Pope Francis, during a short visit to Hungary, warned that the danger of anti-Semitism “still lurks” in Europe.
The pope’s warning came during an interview after his meeting with Hungarian Prime Minister Viktor Orban, a populist and anti-immigrant, with whom he differed sharply and clearly on the issue of refugees.
Orban is accused of taking anti-Semitic positions, but has described the accusations as “ridiculous”.
In a Facebook post, the prime minister said he had “asked Pope Francis not to let Christian Hungary weaken and perish”.
The meeting, which brought the Pope together with the Prime Minister at the Museum of Fine Arts in the Hungarian capital Budapest, lasted about 40 minutes.
In his address, delivered to Christian and Jewish leaders after the meeting, the Pope warned of “the danger of anti-Semitism that still lurks in Europe and elsewhere”.
“This is a fuse that should not be lit. The best way to defuse this fuse is to work together in a positive way and strengthen brotherhood,” he said.
There is a large Jewish community in Hungary, numbering about 100,000 people.
Orban was criticized for his 2017 election campaign that featured posters of Jewish financier George Soros reading “Let’s not let Soros finally laugh!” He rejected calls from the Jewish community to take down these posters.
On a previous visit to London, he denied any anti-Semitism, saying Soros was simply a rival who supported the immigrant movement.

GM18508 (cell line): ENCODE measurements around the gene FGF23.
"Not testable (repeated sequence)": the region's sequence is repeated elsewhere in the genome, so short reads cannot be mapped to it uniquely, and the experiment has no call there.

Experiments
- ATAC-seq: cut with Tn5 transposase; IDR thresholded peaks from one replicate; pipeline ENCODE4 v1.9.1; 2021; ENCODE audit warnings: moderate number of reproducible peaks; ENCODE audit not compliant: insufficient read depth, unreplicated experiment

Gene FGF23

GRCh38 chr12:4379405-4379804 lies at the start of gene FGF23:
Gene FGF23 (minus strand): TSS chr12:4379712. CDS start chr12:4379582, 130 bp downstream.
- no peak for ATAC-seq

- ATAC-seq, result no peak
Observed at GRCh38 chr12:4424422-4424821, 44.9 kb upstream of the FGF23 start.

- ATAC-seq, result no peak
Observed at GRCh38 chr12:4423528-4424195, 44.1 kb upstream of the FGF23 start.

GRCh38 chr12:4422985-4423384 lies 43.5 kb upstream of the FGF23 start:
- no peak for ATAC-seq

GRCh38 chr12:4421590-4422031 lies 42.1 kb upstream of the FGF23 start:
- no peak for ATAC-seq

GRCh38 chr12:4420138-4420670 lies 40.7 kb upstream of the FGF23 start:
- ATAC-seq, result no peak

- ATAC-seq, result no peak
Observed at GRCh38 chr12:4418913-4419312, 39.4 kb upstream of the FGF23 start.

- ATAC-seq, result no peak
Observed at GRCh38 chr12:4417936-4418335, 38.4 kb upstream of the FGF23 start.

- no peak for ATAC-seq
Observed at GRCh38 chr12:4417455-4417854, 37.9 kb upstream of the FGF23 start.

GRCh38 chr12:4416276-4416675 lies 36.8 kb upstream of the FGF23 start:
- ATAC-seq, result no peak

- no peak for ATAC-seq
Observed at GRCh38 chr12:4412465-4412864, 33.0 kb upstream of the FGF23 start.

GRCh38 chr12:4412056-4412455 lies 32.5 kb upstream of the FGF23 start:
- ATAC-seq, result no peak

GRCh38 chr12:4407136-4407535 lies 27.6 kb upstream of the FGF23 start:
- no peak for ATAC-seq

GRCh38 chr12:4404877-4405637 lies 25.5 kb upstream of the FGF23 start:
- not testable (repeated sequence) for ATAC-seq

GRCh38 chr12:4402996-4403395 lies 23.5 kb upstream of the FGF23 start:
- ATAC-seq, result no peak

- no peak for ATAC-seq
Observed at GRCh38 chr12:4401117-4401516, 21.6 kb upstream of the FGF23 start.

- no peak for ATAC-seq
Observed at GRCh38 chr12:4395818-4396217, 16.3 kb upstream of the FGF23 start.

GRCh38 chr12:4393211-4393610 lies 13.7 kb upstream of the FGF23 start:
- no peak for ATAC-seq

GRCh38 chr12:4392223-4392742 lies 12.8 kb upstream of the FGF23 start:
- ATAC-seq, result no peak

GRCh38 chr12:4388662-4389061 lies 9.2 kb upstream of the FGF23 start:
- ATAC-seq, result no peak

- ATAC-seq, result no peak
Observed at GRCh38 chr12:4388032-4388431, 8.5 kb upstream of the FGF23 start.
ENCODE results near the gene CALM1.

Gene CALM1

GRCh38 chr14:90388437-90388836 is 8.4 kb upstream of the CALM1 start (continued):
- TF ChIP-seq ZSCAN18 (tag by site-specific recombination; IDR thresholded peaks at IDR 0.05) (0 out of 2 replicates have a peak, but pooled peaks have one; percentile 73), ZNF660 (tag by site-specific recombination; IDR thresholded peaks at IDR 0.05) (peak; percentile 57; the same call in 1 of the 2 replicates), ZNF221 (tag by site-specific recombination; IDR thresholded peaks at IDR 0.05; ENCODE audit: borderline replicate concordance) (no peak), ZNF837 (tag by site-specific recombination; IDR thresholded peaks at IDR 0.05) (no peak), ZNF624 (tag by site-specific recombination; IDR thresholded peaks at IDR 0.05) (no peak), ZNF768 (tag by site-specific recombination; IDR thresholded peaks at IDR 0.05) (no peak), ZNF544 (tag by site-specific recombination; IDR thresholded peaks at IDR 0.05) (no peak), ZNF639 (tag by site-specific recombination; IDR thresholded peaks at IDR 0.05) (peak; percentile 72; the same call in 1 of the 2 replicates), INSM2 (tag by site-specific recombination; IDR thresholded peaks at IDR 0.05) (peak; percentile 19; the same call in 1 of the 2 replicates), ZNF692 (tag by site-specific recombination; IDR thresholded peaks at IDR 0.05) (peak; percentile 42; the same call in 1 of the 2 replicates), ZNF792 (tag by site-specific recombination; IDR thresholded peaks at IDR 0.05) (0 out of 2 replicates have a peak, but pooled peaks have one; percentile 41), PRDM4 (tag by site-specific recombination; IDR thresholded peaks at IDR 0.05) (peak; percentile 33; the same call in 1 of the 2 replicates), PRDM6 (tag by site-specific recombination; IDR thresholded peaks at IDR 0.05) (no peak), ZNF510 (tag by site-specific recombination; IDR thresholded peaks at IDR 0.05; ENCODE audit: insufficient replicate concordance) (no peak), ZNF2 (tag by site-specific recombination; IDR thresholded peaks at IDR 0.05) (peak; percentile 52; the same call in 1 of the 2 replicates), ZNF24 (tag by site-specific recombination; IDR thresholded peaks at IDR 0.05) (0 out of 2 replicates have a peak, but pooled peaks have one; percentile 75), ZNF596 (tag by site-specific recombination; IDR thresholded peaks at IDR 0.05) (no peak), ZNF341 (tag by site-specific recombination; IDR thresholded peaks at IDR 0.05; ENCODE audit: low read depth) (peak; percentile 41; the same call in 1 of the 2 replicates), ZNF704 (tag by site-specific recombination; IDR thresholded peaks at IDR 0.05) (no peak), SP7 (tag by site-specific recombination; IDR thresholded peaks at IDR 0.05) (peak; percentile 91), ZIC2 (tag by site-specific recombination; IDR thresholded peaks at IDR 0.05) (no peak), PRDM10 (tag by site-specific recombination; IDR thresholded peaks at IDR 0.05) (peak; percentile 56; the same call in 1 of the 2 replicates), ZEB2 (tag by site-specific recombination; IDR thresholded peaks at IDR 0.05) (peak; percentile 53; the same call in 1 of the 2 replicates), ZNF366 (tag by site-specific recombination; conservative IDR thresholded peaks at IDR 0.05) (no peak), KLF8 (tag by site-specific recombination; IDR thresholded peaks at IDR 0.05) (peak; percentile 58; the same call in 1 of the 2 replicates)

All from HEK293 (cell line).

Orban and the Pope certainly have divergent views on refugees and immigration.
Some of Hungary’s prime minister’s supporters, along with his media, have in the past ridiculed the pope as “anti-Christian” for his comments about helping refugees.
At a mass later on Sunday, Pope Francis alluded to the issue, saying: “The cross, planted in the ground, not only invites us to take root, but raises its arms and extends it to all.”
“The cross urges us to keep our roots steady, but without being defensive… I hope you will be: firm and open, rooted and considerate of others,” he added.
The Pope held a mass to mark the end of the Eucharistic Conference, which attracted tens of thousands of Christians from all over the world over the past week.
“We are not here for any politics, but to see and hear the Pope, the head of the church. We are all eager to see him,” one of the chapels, Eva Manduki, 82, told AFP.
Later, the Pope is expected to visit Slovakia for three days.
The shortness of the Pope’s visit to Hungary compared to his visit to Slovakia has fueled speculation about the signals the Pope is trying to send.
“Pope Francis wants to humiliate Hungary by staying only a few hours,” a pro-Orban analyst said in a televised interview.
The Vatican described the visit as a “spiritual journey” and Orban said comparisons of our visit with a visit to Slovakia were “misleading”. But some sources say that the Vatican rejected Hungarian offers to extend the stay.
This is the Pope’s first international trip since his operation this year.
The Pope’s visit to Slovakia aims to improve Catholic-Jewish relations, and he is also scheduled to meet with members of the Roma community in Slovakia.
Pope Francis has visited dozens of countries since he was baptized at the Vatican in 2013, although his trips were recently affected by the spread of the Corona virus.
Earlier this year, he made a historic four-day trip to Iraq.
In July of last year, the 84-year-old pope spent 10 days in hospital while receiving treatment for a colon problem.
The Pope also suffers from a number of other health problems. He lost part of his right lung at the age of 21, and he also suffers from a thigh problem and complains of sciatica, which causes him to have pains that spread from the lower back to the legs.